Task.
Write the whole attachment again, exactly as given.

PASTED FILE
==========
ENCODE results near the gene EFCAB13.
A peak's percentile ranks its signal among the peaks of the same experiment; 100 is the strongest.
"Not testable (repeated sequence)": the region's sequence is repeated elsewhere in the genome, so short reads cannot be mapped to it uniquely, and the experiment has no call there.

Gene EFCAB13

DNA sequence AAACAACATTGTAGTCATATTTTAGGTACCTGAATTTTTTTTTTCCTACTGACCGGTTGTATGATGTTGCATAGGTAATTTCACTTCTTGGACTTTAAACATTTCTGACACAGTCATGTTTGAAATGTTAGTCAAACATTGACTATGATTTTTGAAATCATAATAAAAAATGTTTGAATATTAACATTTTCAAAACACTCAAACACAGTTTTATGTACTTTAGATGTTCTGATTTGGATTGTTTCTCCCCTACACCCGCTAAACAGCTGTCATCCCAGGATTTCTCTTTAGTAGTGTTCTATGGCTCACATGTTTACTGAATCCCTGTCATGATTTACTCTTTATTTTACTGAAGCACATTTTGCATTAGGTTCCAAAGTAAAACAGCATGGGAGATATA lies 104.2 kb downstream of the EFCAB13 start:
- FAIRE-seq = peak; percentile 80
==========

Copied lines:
ENCODE results near the gene EFCAB13.
A peak's percentile ranks its signal among the peaks of the same experiment; 100 is the strongest.
"Not testable (repeated sequence)": the region's sequence is repeated elsewhere in the genome, so short reads cannot be mapped to it uniquely, and the experiment has no call there.

Gene EFCAB13

DNA sequence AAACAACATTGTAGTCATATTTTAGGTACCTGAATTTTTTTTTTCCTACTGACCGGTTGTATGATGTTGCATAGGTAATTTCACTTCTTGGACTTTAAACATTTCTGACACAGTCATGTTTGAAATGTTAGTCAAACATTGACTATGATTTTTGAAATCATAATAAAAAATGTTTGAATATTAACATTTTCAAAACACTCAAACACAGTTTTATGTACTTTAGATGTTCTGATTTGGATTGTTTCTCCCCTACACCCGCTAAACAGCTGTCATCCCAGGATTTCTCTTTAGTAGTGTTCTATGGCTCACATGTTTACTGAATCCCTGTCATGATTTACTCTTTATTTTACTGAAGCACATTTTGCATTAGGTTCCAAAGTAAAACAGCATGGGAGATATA lies 104.2 kb downstream of the EFCAB13 start:
- FAIRE-seq = peak; percentile 80